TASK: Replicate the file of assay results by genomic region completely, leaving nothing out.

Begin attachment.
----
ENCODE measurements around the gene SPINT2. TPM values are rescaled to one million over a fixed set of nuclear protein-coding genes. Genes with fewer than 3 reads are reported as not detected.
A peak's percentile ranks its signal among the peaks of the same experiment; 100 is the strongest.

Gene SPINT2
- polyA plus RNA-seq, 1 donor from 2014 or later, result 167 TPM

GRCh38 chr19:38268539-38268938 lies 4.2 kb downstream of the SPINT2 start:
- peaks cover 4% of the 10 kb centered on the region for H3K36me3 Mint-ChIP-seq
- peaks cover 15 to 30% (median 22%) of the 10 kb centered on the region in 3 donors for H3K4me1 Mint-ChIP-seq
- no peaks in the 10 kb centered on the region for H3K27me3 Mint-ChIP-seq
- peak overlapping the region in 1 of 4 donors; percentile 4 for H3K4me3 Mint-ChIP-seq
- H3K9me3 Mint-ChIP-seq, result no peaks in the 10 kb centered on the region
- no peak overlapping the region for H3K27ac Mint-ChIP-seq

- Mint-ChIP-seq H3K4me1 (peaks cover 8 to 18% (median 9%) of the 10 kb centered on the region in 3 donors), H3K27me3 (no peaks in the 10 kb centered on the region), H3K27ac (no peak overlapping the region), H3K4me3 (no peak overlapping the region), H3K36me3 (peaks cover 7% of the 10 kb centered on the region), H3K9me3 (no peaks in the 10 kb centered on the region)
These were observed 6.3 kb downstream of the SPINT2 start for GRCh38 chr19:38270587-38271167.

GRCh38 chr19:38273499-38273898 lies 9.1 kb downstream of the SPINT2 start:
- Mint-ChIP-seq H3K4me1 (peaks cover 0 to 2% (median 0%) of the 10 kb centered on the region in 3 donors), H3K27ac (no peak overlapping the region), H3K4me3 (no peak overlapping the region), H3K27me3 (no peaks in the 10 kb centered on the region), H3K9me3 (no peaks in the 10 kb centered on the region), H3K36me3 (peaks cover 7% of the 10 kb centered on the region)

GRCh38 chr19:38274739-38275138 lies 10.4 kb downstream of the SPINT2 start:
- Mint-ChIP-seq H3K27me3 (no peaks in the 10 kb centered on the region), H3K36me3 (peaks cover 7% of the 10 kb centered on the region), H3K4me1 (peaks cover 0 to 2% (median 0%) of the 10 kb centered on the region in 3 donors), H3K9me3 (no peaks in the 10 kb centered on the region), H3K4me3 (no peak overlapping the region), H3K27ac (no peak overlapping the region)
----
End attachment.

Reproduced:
ENCODE measurements around the gene SPINT2. TPM values are rescaled to one million over a fixed set of nuclear protein-coding genes. Genes with fewer than 3 reads are reported as not detected.
A peak's percentile ranks its signal among the peaks of the same experiment; 100 is the strongest.

Gene SPINT2
- polyA plus RNA-seq, 1 donor from 2014 or later, result 167 TPM

GRCh38 chr19:38268539-38268938 lies 4.2 kb downstream of the SPINT2 start:
- peaks cover 4% of the 10 kb centered on the region for H3K36me3 Mint-ChIP-seq
- peaks cover 15 to 30% (median 22%) of the 10 kb centered on the region in 3 donors for H3K4me1 Mint-ChIP-seq
- no peaks in the 10 kb centered on the region for H3K27me3 Mint-ChIP-seq
- peak overlapping the region in 1 of 4 donors; percentile 4 for H3K4me3 Mint-ChIP-seq
- H3K9me3 Mint-ChIP-seq, result no peaks in the 10 kb centered on the region
- no peak overlapping the region for H3K27ac Mint-ChIP-seq

- Mint-ChIP-seq H3K4me1 (peaks cover 8 to 18% (median 9%) of the 10 kb centered on the region in 3 donors), H3K27me3 (no peaks in the 10 kb centered on the region), H3K27ac (no peak overlapping the region), H3K4me3 (no peak overlapping the region), H3K36me3 (peaks cover 7% of the 10 kb centered on the region), H3K9me3 (no peaks in the 10 kb centered on the region)
These were observed 6.3 kb downstream of the SPINT2 start for GRCh38 chr19:38270587-38271167.

GRCh38 chr19:38273499-38273898 lies 9.1 kb downstream of the SPINT2 start:
- Mint-ChIP-seq H3K4me1 (peaks cover 0 to 2% (median 0%) of the 10 kb centered on the region in 3 donors), H3K27ac (no peak overlapping the region), H3K4me3 (no peak overlapping the region), H3K27me3 (no peaks in the 10 kb centered on the region), H3K9me3 (no peaks in the 10 kb centered on the region), H3K36me3 (peaks cover 7% of the 10 kb centered on the region)

GRCh38 chr19:38274739-38275138 lies 10.4 kb downstream of the SPINT2 start:
- Mint-ChIP-seq H3K27me3 (no peaks in the 10 kb centered on the region), H3K36me3 (peaks cover 7% of the 10 kb centered on the region), H3K4me1 (peaks cover 0 to 2% (median 0%) of the 10 kb centered on the region in 3 donors), H3K9me3 (no peaks in the 10 kb centered on the region), H3K4me3 (no peak overlapping the region), H3K27ac (no peak overlapping the region)